I suppose that if you are standing underneath this guy, you would want him to have access to prompt diarrhea control.
It’s got antibiotics, soothing, detoxifying properties and it tastes like fruit.
And those are just the major advantages!
I guess the minor ones include clean underwear and a fresh smelling derriere.
I guess anything is better than having the “urge” to go when you are thirty feet in the air….
She bolted upright from a sound sleep at 0400.
Something was wrong. She heard voices in the hallway.
She got up. No one in the hallway.
She decided to go to the bathroom and then check on her adult son sleeping across the hall. “Mothers”, she thought. “No matter how old they are, they’re still kids.”
Even in the darkness she could see.
Her scream pierced the silence.
He was the color of paste, his lips cyanotic.
She thought he was dead.
He was damn close.
Her husband heard her screaming and ran into the room. Luckily, Joe was a trauma nurse.
Agonal, gurgling respirations. Pulse of twenty and thready.
Joe threw his son off the bed and onto the ground. He positioned the airway, clearing vomitus from the mouth and beginning rescue breaths he ordered his wife to call 911 and his other teen-aged son to start chest compressions.
It seemed like hours before the firefighters and the medics arrived, Joe kept rescue breathing and trying to deal with the continual emesis impeding his efforts. When the medics arrived, Joe ran into the bathroom because he was throwing up.
The patient responded to Narcan. His breathing became less erratic, and an oral airway with bag assisted ventilation was stopped. His behavior bordered on combative as he was placed in the ambulance with his mother in the front passenger seat.
The patient was no stranger to drug use, but the overdose was accidental.
That family came this close to losing a son.
And I came very close to losing a nephew.
You can imagine my interest when I was contacted by Adam Isserlis from HBO. Here is what he had to announce:
“Beginning March 15, HBO debuts a 14-part documentary series on addiction that redefines drug and alcohol addiction.
THE ADDICTION PROJECT reveals new medical information about addiction; startling statistics; issues that face 1 in 4 Americans affected by a primary family member struggling with drug and alcohol related problems; and innovative new treatments that are changing the dialogue about an illness that is now considered to be a brain disease that is a treatable chronic condition as manageable as diabetes; hypertension or asthma.”
As a nurse, I find trying to help my addicted patients difficult at best. The manipulation, the lying and the general behavior that the addiction perpetuates can be emotionally exhausting, often leaving the health care giver frustrated at the ebb and flow of recovery or in the short-term acute situation, angry at feeling manipulated or duped into giving the patient what they are really asking for: a fix.
This makes those patients with legitimate chronic pain issues feel as though they are treated with suspicion when they seek help for breakthrough pain in the ER. They aren’t imagining it.
As a family member, I’m sick for my nephew, know he’s a good kid underneath it all and want to see him succeed in his recovery.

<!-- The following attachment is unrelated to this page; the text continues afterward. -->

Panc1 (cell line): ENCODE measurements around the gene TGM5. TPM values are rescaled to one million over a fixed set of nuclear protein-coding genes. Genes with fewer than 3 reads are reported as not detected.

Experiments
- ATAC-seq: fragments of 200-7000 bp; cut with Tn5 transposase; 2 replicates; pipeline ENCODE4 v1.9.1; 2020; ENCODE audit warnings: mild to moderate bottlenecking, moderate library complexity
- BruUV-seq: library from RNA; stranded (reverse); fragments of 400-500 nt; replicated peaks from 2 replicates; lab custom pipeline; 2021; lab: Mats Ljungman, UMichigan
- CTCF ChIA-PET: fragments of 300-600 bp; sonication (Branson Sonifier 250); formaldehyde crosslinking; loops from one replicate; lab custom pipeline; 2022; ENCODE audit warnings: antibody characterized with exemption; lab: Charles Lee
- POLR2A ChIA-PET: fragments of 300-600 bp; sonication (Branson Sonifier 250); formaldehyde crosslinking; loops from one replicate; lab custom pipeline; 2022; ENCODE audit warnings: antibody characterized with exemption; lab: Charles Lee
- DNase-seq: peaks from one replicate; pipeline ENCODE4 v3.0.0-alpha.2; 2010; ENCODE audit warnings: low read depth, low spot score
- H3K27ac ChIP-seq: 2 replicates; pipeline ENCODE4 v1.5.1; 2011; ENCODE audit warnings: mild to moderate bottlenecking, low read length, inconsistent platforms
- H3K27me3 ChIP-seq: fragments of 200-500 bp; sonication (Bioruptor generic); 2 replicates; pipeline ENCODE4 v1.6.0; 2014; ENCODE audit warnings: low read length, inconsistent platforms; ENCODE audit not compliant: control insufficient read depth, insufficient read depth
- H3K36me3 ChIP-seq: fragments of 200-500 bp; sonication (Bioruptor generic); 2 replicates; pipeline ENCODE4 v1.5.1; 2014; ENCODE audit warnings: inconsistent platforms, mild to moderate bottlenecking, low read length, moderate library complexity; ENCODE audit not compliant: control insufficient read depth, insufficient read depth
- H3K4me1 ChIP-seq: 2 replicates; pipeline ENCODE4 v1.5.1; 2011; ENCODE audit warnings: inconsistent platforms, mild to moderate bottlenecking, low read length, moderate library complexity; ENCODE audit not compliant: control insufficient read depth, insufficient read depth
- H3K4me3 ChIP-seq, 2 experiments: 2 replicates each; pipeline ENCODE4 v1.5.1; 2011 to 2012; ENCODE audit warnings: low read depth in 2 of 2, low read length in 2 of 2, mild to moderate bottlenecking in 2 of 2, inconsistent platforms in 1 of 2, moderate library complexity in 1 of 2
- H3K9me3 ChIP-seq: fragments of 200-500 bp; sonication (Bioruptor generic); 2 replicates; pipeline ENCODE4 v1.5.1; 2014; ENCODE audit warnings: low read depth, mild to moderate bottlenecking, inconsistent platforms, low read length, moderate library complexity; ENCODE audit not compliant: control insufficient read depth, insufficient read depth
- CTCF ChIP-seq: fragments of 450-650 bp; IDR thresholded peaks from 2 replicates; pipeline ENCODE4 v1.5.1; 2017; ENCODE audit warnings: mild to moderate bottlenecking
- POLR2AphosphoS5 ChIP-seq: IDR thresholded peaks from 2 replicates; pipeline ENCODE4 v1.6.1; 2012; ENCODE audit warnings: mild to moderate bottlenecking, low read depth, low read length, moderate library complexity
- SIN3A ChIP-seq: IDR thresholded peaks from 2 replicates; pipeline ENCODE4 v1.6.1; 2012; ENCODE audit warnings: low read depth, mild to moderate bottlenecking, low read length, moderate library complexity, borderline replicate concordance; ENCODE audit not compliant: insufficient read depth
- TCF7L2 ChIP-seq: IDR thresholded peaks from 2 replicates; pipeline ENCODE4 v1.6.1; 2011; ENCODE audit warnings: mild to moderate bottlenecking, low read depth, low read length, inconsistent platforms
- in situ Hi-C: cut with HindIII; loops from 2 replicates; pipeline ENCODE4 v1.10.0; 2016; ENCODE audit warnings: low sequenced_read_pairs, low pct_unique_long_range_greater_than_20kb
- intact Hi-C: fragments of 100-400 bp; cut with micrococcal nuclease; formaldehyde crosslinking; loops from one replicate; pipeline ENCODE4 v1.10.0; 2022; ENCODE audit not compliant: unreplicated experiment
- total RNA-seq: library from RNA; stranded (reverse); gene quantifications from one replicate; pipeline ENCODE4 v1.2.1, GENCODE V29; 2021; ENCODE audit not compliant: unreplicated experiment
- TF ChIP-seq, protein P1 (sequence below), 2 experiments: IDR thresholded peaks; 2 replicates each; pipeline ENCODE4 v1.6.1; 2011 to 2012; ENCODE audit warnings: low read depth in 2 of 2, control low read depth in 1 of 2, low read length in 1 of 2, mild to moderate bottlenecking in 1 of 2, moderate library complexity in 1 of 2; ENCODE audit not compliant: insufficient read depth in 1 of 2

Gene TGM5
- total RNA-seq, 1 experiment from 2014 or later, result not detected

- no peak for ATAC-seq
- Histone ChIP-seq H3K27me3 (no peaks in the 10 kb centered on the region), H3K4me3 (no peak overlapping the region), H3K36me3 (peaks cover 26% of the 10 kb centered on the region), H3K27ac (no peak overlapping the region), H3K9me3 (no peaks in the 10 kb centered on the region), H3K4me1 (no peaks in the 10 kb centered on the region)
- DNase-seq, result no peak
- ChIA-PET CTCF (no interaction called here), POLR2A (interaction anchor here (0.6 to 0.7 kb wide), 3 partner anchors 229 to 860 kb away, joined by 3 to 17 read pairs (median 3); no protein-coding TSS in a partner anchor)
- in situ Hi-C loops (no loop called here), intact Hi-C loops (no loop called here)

“Directed by 20 accomplished documentary filmmakers, THE ADDICTION PROJECT presents gripping stories of addiction and recovery from emergency rooms to the work place.”
The documentary also presents the nationâ€™s leading experts and organizations in the forefront of the effort to understand and help 1 in 10 Americans over the age of 12 who are suffering from substance abuse or dependence.”
I never expected to get such an in depth inservice from a cable TV station. I will be watching every episode, hoping to learn both professionally and personally new information on addiction that will help me understand it as a disease and not a character flaw.
I hope you will join me in this endeavor.
Here are some statistics from HBO that you may find astounding:
- Nearly 1 in 10 Americans over the age of 12 are classified with substance abuse or dependence.
- Over 18 million adults suffer from alcohol use disorders.
- Alcohol and drug abuse costs the American economy an estimated $366 billion per year in lost productivity, health care expenditures and crime.
- Of the 22.2 million Americans who needed treatment for illicit drugs or alcohol, only 3.9 million received it.
- Among those who felt they needed treatment but did not receive it, 44% attributed it to cost or insurance barriers.
- 95 percent of all adults dependent on or abusing alcohol started drinking before age 21.
- If you are not addicted by the age of 25, it is less likely that you will become addicted to alcohol or illicit drugs.
- More than half of all adults have a family history of alcoholism or problem drinking.
- One-fourth of all persons admitted to general hospitals are admitted for problems related to alcohol.
- More than 100,000 deaths in the United States each year are attributable to excessive alcohol consumption.
If you know someone suffering from addiction, check out AddictionAction.org and find out how you can help.
If you don’t believe you know anyone suffering from addiction, look again.
You may find it in your own backyard.